AMD’S rDNA 2-based RX 6000 series graphics cards began to receive great attention as of their introduction, and the competition took on a new dimension. In the presentation of the red team, we saw both hardware and software innovations. In addition, three new models appeared: RX 6800, RX 6800 XT and RX 6900 XT.

One of the most notable among them was undoubtedly the Infinity Cache memory technology. Although GPUs, which are at the heart of video cards, are very important, memory (VM) is in second place during the importance.

All three graphics cards in the RX 6000 family have 16 GB of GDDR6 memory and a 256-bit memory interface. So it comes to mind that bandwidth may be very limited. At this point, Infinity Cache technology comes into play.


Although AMD does not go into much detail in its presentation, we can describe it as a large and very fast, on-chip cache structure, such as the L3 cache on the CPU. But conceptually, it is one-on-one for large operations that are used as a buffer for read and write operations from main memory and are much faster for data to be processed directly without having to go to VM. In addition, the GPU refers to the cache instead of waiting for data to come from the VM, improving the amount of work achieved on the GPU per clock cycle.

Internal caches for GPU use are not a new idea, especially for AMD. The company offered 32 MB eSRAM cache for Xbox One and Xbox One S SoCs. There was also an eDRAM on the Xbox 360 before it. But it was the first time a large cache appeared on a GPU used on the PC platform.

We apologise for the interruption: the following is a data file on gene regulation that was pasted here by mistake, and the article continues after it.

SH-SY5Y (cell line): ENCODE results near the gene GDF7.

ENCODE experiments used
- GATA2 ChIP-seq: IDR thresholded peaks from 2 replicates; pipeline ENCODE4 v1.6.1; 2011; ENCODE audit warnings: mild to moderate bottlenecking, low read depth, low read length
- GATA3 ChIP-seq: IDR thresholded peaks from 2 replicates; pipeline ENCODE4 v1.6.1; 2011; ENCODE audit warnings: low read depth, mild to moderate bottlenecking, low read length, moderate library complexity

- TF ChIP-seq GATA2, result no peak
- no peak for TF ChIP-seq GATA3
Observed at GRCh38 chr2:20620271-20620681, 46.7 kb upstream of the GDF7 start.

Energy Efficiency

Having this kind of cache on the GPU also has significant advantages on the energy efficiency side. As for the performance value per Watt, this cache brings energy efficiency to a better point by reducing the amount of traffic to high-energy-consuming VM.


It also allows AMD to get rid of a small memory subsystem with fewer DRAM chips and fewer memory controllers. As a result, the power consumed decreases slightly.


It was said that memory bandwidth will increase by 117% with Infinity Cache Technology. As you know, when we switch to resolutions such as 2K, 4K and 8K, memory begins to become much more important.

The NVIDIA side solved this issue with GDDR6X memory technology. AMD, on the other hand, preferred a fast cache design, adopting a different path.

AMD says Infinity cache is based on the L3 cache design of the Zen CPU, meaning AMD is the fruit of Cross-working between CPU and GPU teams. As you know, HMB-based memory is quite expensive, although it is fast. The red team thinks Infinity Cache technology is a better engineering investment than going for this kind of expensive solution.

Finally, it was mentioned that this technology will also make a significant contribution to ray tracing performance. Because many of the processed data sets are stored closer to the compute units inside the GPU.


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